Forbes India 15th Anniversary Special

Machiavellian or Messiah? Which nattier brand narrative should marketers adopt?

As brands invent, re-invent, and create new avatars, it is imperative to form lasting consumer-brand relationships. Here are a few approaches marketers should look into to forge that bond

Published: Jun 28, 2024 04:19:31 PM IST
Updated: Jun 28, 2024 04:25:37 PM IST

Brands invent, re-invent, and create new avatars, it is imperative to form lasting consumer-brand relationships. 
Image: ShutterstockBrands invent, re-invent, and create new avatars, it is imperative to form lasting consumer-brand relationships. Image: Shutterstock

Temperatures are scorching, and the heat is on, be it the summer heat at 40+ degrees, the recently concluded Lok Sabha Elections or the upcoming ICC Men's T20 World Cup final. Interestingly, in all three related/unrelated 'hot' events, marketing strategies and campaigns revolve around the adage that people choose brands—be it animate (politicians to cricketers to celebrities) or inanimate (from IPL teams to colas, to mutual funds to MBA schools)—and not products. However, as John Tantillo posited in his book People Buy Brands Not Companies, "People will rarely tell you what they don't like about your brand, so you have to listen carefully to what they are saying and are not saying."

Thus, as brands invent, re-invent, and create new avatars, it is imperative to form lasting consumer-brand relationships. So, let's examine the possibilities.

The Communique

Though diverse in their storyline, brands created across domains appear on a continuum ranging from the redeemers or the solution providers to the contrasting tormentors or teasers. On the two ends, these brands could be:

Mindful Messiahs: Brands in this group are like saviours (Li et al., 2024), offering functional and emotional support to their users. Thus, brands like FedEx, Mastercard, Fevicol, Microsoft, and Asian Paints are the 'solution providers' who portray themselves as no-frills troubleshooters. This cohort's second set of brands are the 'honest' brands and usually stand for a noble cause like the global brands, e.g., Patagonia, Toms, Starbucks, and Body Shop. Then there are our desi brands like Tata Tea, which stands for building awareness on corruption, voting rights, climate change, and so on. Even young startups like Plated Project craft the essence of Annapurna (Goddess of food and nourishment) into their brand narrative as they feed the hungry when you buy a 'Plate.' The list of the Messiahs expands as they focus on 'being good and doing good'.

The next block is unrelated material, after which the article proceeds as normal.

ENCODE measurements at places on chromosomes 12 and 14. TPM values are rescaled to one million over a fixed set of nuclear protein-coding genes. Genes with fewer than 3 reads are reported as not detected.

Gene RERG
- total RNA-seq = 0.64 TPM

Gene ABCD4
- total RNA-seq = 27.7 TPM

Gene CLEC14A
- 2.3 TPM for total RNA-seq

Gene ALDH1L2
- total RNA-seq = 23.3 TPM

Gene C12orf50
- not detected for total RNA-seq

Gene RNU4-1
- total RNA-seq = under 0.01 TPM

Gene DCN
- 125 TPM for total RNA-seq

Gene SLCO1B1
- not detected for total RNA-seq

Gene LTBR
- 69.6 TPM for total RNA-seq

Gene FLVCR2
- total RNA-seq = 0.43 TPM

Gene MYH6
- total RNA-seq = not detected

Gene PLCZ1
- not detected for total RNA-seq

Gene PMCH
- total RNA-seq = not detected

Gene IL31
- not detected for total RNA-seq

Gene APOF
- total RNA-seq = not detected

Mesmerising Machiavellians: On the other side of the continuum are the Brands, much like the mysterious Delilah's, that revel in being Moriarty and Cruella Devil as they fuel FOMO, hedonism and materialistic happiness that is linked to ownership of the brand's offering. For luxury brands, be it Serpenti (Bulgari), Panthere (Cartier), or Sweet Alhambra (Van Cleef), it is at the core of their crux of rarity and exclusivity. And natural to the indulgence categories like the tongue-in-cheek liquor brands that proclaim 'men will be men' (Seagram) and chocolates like Silk by Cadbury. There are also Machiavellis who mentor you to shop-till-you-drop and fuel avarice. The case in point is FWD (Fashion Forward) by Myntra and their #SpotItGetIt campaign. Focussed on Gen Z, the brand recommends instant gratification, as the Ma(y)ntra (pun intended). Myntra users can take a picture of any outfit/look/accessory they like and explore and purchase any ensemble they want based on that. YOLO!